Louise just shook her head. Of course it was possible! The tandem jumpers were so clever, and the landings so gentle, like a feather. Yip, I had seen people land like that. And so the plot was hatched. Ally would jump. But you know how it goes, you say goodbye and “lets do lunch”….and, well, you know the rest.

Yeah right! A phone call from Louise. Done deal, the jump is happening next weekend. Be ready, we are fetching you at the crack of dawn. Actually, that would be BEFORE the crack of dawn. Ungodly hour when the birds are still sleeping, or they should be.

So, I was up at 5.30am (gasp!), legless, breathless and waiting. I think we arrived at the airfield at about 8.00am. There’s a form you fill in where you say “I’m in perfect health” and “I won’t blame you if we plummet to earth” or something along those lines. We decided that I was physically un-impaired (well almost), I met the tandem pilot, and then we waited. We sat at the edge of the airfield and watched the skydivers landing. We watched a good few other tandems come in as well. And still we waited. I have a feeling that they made me wait so long so I could change my mind. And it was daunting, to say the least. The more I watched, the more I realised that something could go wrong. But I doggedly stayed, nothing was going to change my mind.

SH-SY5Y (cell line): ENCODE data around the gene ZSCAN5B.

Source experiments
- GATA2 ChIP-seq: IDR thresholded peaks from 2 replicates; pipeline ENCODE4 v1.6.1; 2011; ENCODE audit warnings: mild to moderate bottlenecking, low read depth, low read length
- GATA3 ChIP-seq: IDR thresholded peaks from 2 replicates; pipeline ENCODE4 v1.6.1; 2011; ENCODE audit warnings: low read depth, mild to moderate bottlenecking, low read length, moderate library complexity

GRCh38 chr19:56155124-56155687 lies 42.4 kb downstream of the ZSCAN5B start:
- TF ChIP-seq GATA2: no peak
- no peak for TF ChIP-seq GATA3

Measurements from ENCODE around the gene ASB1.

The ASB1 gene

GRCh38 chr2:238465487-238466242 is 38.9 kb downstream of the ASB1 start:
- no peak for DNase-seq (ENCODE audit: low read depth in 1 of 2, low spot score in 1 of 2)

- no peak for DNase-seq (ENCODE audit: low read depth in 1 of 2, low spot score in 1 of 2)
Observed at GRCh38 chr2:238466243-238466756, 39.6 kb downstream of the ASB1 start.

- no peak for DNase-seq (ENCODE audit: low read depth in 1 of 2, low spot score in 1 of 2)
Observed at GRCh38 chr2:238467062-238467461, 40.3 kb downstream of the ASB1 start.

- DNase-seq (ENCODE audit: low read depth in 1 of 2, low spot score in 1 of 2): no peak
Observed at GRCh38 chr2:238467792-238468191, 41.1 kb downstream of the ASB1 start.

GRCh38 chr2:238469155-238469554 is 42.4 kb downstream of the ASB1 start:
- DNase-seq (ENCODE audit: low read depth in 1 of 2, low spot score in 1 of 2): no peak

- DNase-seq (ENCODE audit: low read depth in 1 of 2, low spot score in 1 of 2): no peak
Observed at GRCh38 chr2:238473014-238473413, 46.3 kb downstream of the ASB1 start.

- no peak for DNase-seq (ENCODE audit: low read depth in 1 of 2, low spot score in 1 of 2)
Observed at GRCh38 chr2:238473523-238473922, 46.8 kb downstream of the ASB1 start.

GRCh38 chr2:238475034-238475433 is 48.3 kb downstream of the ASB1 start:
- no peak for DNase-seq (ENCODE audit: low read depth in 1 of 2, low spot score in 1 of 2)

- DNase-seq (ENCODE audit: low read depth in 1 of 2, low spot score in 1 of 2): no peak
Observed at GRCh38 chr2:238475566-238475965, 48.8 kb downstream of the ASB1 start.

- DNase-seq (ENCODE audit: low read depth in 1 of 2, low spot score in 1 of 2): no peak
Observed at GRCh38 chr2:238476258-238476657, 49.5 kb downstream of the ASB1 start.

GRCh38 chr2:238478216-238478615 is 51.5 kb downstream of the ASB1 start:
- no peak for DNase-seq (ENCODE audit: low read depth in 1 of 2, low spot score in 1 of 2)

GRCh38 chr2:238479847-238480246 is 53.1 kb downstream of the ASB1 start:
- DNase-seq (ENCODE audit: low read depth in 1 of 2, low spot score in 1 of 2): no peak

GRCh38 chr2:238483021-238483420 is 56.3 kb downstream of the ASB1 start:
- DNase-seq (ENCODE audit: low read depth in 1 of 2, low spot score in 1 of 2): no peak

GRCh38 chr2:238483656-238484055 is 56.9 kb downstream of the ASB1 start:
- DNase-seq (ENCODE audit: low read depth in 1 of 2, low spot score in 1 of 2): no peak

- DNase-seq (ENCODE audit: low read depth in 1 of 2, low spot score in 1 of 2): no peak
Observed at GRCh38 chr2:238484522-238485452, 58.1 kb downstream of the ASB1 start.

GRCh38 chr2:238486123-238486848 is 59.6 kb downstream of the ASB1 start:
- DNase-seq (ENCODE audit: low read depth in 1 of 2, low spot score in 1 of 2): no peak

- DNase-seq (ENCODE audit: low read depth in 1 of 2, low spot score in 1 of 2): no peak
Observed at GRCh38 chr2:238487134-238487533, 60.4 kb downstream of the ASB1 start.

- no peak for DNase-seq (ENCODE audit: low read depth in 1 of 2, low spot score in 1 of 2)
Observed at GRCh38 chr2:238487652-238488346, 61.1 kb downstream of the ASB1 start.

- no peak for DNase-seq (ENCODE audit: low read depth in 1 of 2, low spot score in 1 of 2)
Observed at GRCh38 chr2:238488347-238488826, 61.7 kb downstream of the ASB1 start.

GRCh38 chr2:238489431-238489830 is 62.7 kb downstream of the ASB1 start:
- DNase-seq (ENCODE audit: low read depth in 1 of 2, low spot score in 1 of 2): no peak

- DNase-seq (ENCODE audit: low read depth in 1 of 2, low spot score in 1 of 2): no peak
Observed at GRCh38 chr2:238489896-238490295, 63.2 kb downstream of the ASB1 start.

Eventually, (and reluctantly I thought), at around 4.30pm, it was decided that if we didn’t do this thing now, the weather would be too bad and it would be too late. I wasn’t going to wear a flight suit because of the one-leg story. We bundled into the little plane. Now let me tell you about the plane, because this was probably the most frightening bit of the whole jump! It was small, so very small. And it sounded like it was powered by an old Volkswagen Beetle engine. The seats had all been removed so we could squeeze 4 people into it. Tandem person, Ally, and two other experienced skydivers. I was sitting between Mr Tandem’s legs and it felt like we would climb forever. Up past the 3,500 foot mark where novice skydivers jumped from, up and up. Until we reached 10,000 feet. People often say that they would never be able to skydive because they have a fear of heights. Not so, strangely enough. From so high up, your perception of height is very distorted. You are no longer ‘high’, you’re just ‘up there’.